6 February 2020
Source: Association of Optometrists
The Association of Optometrists (AOP), The College of Optometrists and The Royal College of Ophthalmologists have joined forces to issue a statement outlining steps to tackle increasing pressure on hospital eye departments in England.
Calling on NHS England leaders, the optical bodies are urging that new models of eyecare with adequate funding, are introduced in a bid to protect patients from failings that pose a risk to sight.
The call follows recent findings from the Healthcare Safety Investigation Branch (HSIB) and the Getting It Right First Time (GIRFT) Ophthalmology report which highlighted serious inadequacies in eye healthcare and an urgent need for change.
Under existing services, as many as 22 patients a month across the UK suffer severe or permanent sight loss because their follow-up appointments and treatment in hospital do not take place quickly enough.[i]
Clinical Director for the AOP, Dr Peter Hampson said: “Under the current system, things are simply not working. We’re regularly hearing stories of patients that are suffering as they live with unnecessary sight loss. National recommendations were made on the referrals process for conditions like glaucoma over a decade ago and yet people continue to experience the same systemic failings. We believe it’s time to see a change. Making full use of the skills of other professionals, such as optometrists, could release time for ophthalmologists to manage cases where the patient has more complex needs.”
Consultant Ophthalmologist, Melanie Hingorani, Chair of the UK Ophthalmology Alliance said: “There is an enormous amount optometrists and ophthalmologists can do to reduce care delays for patients with eye conditions if we work together. However, we need NHS England and Improvement to enable greater collaboration by urgently addressing the many barriers in the current system limiting this.”
The College of Optometrists’ Director of Policy and Strategy, Dr Sarah Cant, said: “This joint statement is an acknowledgement of the root and branch reform that needs to happen across England to alleviate the pressure that hospital eye health services and patients are experiencing. We know that there are some areas where optometrists’ skills are utilised in enhanced services schemes, resulting in patients being seen quickly and their treatments managed locally. These need to be available across England if we are to tackle the systemic problems now being faced.”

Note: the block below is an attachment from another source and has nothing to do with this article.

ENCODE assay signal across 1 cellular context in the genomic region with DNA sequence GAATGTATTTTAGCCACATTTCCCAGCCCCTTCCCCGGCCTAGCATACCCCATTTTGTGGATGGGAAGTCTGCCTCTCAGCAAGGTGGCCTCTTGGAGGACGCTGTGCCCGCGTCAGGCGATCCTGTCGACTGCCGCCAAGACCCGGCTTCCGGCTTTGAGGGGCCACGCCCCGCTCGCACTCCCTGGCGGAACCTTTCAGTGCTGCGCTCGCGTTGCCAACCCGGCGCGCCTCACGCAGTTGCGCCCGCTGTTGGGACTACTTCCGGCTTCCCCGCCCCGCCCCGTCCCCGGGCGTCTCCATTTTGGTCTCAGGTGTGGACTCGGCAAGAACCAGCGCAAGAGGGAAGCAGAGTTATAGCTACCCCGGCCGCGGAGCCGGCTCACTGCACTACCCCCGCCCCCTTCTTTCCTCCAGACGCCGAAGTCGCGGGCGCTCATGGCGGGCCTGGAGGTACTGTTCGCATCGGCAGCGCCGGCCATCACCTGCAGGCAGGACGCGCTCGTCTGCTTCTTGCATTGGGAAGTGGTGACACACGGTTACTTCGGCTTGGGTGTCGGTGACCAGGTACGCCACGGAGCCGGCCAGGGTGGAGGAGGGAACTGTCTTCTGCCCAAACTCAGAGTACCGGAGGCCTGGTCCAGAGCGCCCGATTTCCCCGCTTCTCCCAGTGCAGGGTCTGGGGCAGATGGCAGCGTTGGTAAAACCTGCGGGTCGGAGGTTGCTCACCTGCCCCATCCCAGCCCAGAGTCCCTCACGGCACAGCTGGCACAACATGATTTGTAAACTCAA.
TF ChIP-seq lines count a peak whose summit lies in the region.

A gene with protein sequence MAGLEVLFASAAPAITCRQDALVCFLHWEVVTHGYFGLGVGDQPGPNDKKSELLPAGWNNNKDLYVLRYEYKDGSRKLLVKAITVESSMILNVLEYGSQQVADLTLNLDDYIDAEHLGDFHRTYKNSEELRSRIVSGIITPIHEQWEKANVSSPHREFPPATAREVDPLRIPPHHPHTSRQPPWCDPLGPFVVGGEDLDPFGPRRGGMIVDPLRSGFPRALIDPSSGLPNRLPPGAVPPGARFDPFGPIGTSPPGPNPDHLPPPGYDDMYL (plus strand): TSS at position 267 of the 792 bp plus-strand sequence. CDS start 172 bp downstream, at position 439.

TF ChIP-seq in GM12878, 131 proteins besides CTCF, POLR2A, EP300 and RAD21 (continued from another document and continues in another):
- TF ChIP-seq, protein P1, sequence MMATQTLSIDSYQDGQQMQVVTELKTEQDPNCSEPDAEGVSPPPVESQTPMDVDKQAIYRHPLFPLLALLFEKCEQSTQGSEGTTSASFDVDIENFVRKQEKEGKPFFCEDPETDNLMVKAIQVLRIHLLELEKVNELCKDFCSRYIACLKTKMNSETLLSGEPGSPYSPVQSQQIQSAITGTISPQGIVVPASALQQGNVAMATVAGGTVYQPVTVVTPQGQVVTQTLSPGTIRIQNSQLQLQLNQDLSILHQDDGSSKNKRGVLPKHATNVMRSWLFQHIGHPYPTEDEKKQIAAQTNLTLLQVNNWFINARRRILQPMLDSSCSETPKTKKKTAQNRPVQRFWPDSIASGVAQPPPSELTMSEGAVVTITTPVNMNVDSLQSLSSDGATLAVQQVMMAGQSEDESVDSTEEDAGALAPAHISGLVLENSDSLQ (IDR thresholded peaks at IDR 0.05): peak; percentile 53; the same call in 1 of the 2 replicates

In their joint statement, the organisations have set out immediate steps to improve patient eyecare referrals in hospitals in England. The document includes guidance for commissioners, hospital eye departments, individual ophthalmologists and optometrists to better integrate services and pool existing resources. For example, ensuring that only patients whose conditions need secondary care input are seen in hospital will improve capacity for patients with serious and sight-threatening conditions.
- Demand for hospital eyecare in the UK is unprecedented and growing – in 2018/19, ophthalmology was the largest outpatient speciality in England, with over 7.9 million appointments[ii]
- As the UK’s population ages, with the number of people aged over 65 projected to rise by over 40% in the next two decades, more people will need treatment for serious eye diseases such as cataracts, glaucoma and age-related macular degeneration (AMD)
- It’s estimated that glaucoma cases will increase by 44% over the next 20 years, and AMD cases by 60%[iii]
The joint statement, Improving patient safety and experience when referring to hospital in England can be accessed from the AOP website or via The College of Optometrists or The Royal College of Ophthalmologists websites.
For more information, please contact Serena Box, PR and Media Manager, at the Association of Optometrists, email@example.com or telephone 020 7549 2040.
Notes to Editors
Association of Optometrists
The Association of Optometrists (AOP) is the leading representative membership organisation for optometrists in the UK. We support over 82% of practising optometrists, to fulfil their professional roles to protect the nation’s eye health. For more information, visit http://www.aop.org.uk
The College of Optometrists
The College of Optometrists is the professional body for optometry. It qualifies the profession and delivers the guidance and training to ensure optometrists provide the best possible care. We promote excellence through the College’s affixes, by building the evidence base for optometry, and raising awareness of the profession with the public, commissioners, and health care professionals.
About The Royal College of Ophthalmologists
The Royal College of Ophthalmologists (RCOphth) is the only professional body for eye doctors, who are medically qualified and have undergone or are undergoing specialist training in the prevention, treatment and management of eye disease, including surgery. Ophthalmologists are at the forefront of eye health services because of their extensive training and experience.
- [i] Foot, B., MacEwen, C. Surveillance of sight loss due to delay in ophthalmic treatment or review: frequency, cause and outcome, Eye volume31, pages771–775 (2017) see also: https://www.rcophth.ac.uk/2017/02/bosu-report-shows-patients-coming-to-harm-due-to-delays-in-treatment-and-follow-up-appointments/
- [ii] Source NHS Digital Hospital Outpatient Activity 2018-19: https://digital.nhs.uk/data-and-information/publications/statistical/hospital-outpatient-activity/2018-19
- [iii] The Royal College of Ophthalmologists: https://www.rcophth.ac.uk/standards-publications-research/the-way-forward/